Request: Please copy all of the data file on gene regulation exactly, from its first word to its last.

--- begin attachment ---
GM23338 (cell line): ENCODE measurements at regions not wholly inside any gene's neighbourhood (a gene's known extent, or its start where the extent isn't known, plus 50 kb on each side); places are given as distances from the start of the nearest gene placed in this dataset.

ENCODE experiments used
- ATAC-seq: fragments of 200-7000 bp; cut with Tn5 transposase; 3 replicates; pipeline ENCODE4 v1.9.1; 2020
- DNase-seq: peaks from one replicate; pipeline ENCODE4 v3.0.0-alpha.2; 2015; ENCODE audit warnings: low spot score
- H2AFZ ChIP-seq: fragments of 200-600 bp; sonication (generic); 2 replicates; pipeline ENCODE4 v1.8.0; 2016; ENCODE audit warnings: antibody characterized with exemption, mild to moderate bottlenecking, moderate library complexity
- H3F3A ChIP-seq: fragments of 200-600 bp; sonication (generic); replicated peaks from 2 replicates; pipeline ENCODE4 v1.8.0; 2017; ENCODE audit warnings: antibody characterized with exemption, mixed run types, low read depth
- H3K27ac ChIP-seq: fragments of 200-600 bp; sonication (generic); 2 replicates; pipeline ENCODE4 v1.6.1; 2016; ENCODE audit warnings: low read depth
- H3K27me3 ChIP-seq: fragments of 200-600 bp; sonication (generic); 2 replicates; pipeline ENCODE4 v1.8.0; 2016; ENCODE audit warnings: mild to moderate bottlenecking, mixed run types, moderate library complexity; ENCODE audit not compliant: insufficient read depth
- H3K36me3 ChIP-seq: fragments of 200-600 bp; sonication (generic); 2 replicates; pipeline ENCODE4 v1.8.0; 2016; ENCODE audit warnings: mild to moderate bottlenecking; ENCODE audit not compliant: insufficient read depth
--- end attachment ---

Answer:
GM23338 (cell line): ENCODE measurements at regions not wholly inside any gene's neighbourhood (a gene's known extent, or its start where the extent isn't known, plus 50 kb on each side); places are given as distances from the start of the nearest gene placed in this dataset.

ENCODE experiments used
- ATAC-seq: fragments of 200-7000 bp; cut with Tn5 transposase; 3 replicates; pipeline ENCODE4 v1.9.1; 2020
- DNase-seq: peaks from one replicate; pipeline ENCODE4 v3.0.0-alpha.2; 2015; ENCODE audit warnings: low spot score
- H2AFZ ChIP-seq: fragments of 200-600 bp; sonication (generic); 2 replicates; pipeline ENCODE4 v1.8.0; 2016; ENCODE audit warnings: antibody characterized with exemption, mild to moderate bottlenecking, moderate library complexity
- H3F3A ChIP-seq: fragments of 200-600 bp; sonication (generic); replicated peaks from 2 replicates; pipeline ENCODE4 v1.8.0; 2017; ENCODE audit warnings: antibody characterized with exemption, mixed run types, low read depth
- H3K27ac ChIP-seq: fragments of 200-600 bp; sonication (generic); 2 replicates; pipeline ENCODE4 v1.6.1; 2016; ENCODE audit warnings: low read depth
- H3K27me3 ChIP-seq: fragments of 200-600 bp; sonication (generic); 2 replicates; pipeline ENCODE4 v1.8.0; 2016; ENCODE audit warnings: mild to moderate bottlenecking, mixed run types, moderate library complexity; ENCODE audit not compliant: insufficient read depth
- H3K36me3 ChIP-seq: fragments of 200-600 bp; sonication (generic); 2 replicates; pipeline ENCODE4 v1.8.0; 2016; ENCODE audit warnings: mild to moderate bottlenecking; ENCODE audit not compliant: insufficient read depth